Evaluation of Performance With an Adaptive Digital Remote Microphone System and a Digital Remote Microphone Audio-Streaming Accessory System Purpose One purpose of this study was to evaluate the improvement in speech recognition obtained with use of 2 different remote microphone technologies. Another purpose of this study was to determine whether a battery of audiometric measures could predict benefit from use of these technologies. Method Sentence recognition ... Research Article
Research Article  |   September 2015
Evaluation of Performance With an Adaptive Digital Remote Microphone System and a Digital Remote Microphone Audio-Streaming Accessory System
 
Author Affiliations & Notes
  • Jace Wolfe
    Hearts for Hearing Foundation, Oklahoma City
  • Mila Morais Duke
    University of North Texas, Denton
  • Erin Schafer
    University of North Texas, Denton
  • Christine Jones
    Phonak LLC, Warrenville, IL
  • Hans E. Mülder
    Phonak Communications AG, Murten, Switzerland
  • Andrew John
    University of Oklahoma Health Sciences Center, Oklahoma City
  • Mary Hudson
    University of Oklahoma Health Sciences Center, Oklahoma City
  • Disclosure: The authors have declared that no competing interests existed at the time of publication.
    Disclosure: The authors have declared that no competing interests existed at the time of publication. ×
  • Correspondence to Jace Wolfe: Jace.wolfe@heartsforhearing.org
  • Editor and Associate Editor: Larry Humes
    Editor and Associate Editor: Larry Humes×
  • Copyright © 2015 American Speech-Language-Hearing Association
Article Information
Hearing & Speech Perception / Acoustics / Hearing Disorders / Hearing Aids, Cochlear Implants & Assistive Technology / Research Articles
Research Article   |   September 2015
Evaluation of Performance With an Adaptive Digital Remote Microphone System and a Digital Remote Microphone Audio-Streaming Accessory System
American Journal of Audiology, September 2015, Vol. 24, 440-450. doi:10.1044/2015_AJA-15-0018
History: Received February 23, 2015 , Revised March 31, 2015 , Accepted June 20, 2015
 
American Journal of Audiology, September 2015, Vol. 24, 440-450. doi:10.1044/2015_AJA-15-0018
History: Received February 23, 2015; Revised March 31, 2015; Accepted June 20, 2015
Acknowledgment
This research was partially funded by a grant from Phonak, awarded to the Hearts for Hearing Foundation, Oklahoma City, OK. These data have not been presented in any other journal.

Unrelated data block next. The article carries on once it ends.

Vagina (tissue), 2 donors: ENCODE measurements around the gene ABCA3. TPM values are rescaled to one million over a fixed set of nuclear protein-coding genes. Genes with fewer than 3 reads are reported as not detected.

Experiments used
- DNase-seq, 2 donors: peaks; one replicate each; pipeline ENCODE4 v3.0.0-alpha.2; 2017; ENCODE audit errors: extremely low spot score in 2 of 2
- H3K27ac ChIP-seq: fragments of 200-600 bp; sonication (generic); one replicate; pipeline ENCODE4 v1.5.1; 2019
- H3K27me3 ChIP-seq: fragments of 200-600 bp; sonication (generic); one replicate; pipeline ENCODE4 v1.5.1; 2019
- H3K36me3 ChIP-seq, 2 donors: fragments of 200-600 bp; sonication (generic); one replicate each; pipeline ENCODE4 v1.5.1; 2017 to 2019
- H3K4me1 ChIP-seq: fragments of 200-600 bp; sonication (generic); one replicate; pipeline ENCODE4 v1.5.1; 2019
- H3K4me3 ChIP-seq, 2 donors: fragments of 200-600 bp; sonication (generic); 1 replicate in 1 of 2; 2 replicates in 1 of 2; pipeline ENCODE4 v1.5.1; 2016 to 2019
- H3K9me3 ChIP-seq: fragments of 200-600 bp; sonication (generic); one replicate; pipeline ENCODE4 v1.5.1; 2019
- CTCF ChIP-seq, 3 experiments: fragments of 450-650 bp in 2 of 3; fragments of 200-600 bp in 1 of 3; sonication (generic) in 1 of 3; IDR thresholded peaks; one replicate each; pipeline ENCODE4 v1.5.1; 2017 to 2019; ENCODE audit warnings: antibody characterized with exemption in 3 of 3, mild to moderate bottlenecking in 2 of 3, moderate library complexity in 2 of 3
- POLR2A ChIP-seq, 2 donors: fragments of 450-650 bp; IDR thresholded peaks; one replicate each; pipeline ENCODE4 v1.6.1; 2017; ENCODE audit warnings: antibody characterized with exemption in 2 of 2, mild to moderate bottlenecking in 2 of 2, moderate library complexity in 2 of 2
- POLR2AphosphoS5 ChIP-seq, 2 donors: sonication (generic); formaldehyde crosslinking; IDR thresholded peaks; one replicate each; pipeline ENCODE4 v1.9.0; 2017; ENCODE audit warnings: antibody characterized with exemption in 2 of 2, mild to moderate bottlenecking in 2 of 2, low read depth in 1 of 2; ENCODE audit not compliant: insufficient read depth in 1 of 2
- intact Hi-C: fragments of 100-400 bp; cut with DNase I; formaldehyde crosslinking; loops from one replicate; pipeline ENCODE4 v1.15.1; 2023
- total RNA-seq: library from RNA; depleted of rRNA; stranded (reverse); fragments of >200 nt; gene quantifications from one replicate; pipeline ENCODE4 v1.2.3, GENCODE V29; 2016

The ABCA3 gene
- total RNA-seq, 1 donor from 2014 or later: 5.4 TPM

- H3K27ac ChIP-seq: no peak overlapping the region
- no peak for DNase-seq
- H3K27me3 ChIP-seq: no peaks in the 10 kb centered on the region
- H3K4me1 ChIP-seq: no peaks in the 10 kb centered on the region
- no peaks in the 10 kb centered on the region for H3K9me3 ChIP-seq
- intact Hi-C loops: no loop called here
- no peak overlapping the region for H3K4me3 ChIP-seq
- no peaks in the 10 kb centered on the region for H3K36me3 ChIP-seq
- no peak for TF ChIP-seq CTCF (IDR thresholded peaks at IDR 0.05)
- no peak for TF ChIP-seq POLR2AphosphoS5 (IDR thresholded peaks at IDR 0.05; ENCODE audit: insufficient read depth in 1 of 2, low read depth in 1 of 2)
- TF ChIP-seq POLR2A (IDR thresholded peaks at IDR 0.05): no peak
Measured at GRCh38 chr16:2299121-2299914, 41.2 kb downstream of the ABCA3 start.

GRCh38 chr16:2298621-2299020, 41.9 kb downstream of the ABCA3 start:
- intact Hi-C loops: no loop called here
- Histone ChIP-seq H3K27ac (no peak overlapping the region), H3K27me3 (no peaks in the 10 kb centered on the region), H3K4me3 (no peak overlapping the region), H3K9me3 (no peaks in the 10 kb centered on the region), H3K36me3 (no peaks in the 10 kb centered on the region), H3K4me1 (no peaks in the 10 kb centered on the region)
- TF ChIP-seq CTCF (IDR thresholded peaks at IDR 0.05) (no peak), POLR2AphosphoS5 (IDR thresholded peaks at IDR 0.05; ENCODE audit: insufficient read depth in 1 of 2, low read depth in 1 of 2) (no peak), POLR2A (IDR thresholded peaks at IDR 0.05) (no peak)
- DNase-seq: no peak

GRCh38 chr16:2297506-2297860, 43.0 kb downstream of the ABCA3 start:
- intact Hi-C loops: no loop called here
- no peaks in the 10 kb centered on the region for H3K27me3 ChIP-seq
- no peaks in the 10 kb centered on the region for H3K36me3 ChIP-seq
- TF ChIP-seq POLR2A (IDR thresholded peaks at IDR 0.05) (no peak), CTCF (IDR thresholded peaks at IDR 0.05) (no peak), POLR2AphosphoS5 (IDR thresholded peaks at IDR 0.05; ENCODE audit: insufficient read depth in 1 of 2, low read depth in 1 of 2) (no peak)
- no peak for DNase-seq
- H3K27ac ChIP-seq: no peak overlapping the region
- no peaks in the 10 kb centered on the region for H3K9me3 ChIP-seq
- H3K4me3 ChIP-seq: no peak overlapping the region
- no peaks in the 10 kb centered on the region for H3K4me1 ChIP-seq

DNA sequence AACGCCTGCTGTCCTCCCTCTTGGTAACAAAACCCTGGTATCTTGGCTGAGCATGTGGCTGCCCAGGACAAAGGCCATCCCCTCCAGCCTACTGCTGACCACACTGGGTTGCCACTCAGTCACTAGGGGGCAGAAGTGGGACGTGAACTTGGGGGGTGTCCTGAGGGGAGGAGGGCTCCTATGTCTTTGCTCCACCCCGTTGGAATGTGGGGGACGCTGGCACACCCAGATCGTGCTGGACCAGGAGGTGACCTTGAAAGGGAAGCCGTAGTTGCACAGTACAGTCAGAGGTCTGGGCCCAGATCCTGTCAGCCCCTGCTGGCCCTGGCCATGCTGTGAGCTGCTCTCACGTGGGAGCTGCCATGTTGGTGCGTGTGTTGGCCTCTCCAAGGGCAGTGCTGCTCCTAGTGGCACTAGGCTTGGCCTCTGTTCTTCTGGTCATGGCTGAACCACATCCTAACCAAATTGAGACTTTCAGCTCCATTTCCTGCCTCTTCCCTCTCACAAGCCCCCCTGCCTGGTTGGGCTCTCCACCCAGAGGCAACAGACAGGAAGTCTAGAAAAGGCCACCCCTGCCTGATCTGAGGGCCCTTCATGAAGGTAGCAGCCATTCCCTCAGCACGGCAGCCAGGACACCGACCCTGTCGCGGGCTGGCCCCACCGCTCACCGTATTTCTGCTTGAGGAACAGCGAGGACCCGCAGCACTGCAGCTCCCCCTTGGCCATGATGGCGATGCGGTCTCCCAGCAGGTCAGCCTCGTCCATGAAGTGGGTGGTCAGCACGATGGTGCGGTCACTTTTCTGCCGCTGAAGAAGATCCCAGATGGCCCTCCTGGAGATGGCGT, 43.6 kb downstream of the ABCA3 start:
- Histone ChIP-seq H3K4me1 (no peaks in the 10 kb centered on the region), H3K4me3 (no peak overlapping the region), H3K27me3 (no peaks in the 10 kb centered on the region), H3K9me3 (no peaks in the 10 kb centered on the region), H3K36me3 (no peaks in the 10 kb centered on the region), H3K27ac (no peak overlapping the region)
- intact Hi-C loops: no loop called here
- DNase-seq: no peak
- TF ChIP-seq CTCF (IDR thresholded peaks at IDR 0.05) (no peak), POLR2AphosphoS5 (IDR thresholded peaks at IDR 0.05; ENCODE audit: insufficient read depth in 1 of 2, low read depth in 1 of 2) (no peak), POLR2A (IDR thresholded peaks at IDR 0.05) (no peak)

Purpose One purpose of this study was to evaluate the improvement in speech recognition obtained with use of 2 different remote microphone technologies. Another purpose of this study was to determine whether a battery of audiometric measures could predict benefit from use of these technologies.

Method Sentence recognition was evaluated while 17 adults used each of 2 different hearing aids. Performance was evaluated with and without 2 different remote microphone systems. A variety of audiologic measures were administered to determine whether prefitting assessment may predict benefit from remote microphone technology.

Results Use of both remote microphone systems resulted in improvement in speech recognition in quiet and in noise. There were no differences in performance obtained with the 2 different remote microphone technologies in quiet and at low competing noise levels, but use of the digital adaptive remote microphone system provided better speech recognition in the presence of moderate- to high-level noise. The Listening in Spatialized Noise–Sentence Test Prescribed Gain Amplifier (Cameron & Dillon, 2010) measure served as a good predictor of benefit from remote microphone technology.

Conclusions Each remote microphone system improved sentence recognition in noise, but greater improvement was obtained with the digital adaptive system. The Listening in Spatialized Noise–Sentence Test Prescribed Gain Amplifier may serve as a good indicator of benefit from remote microphone technology.

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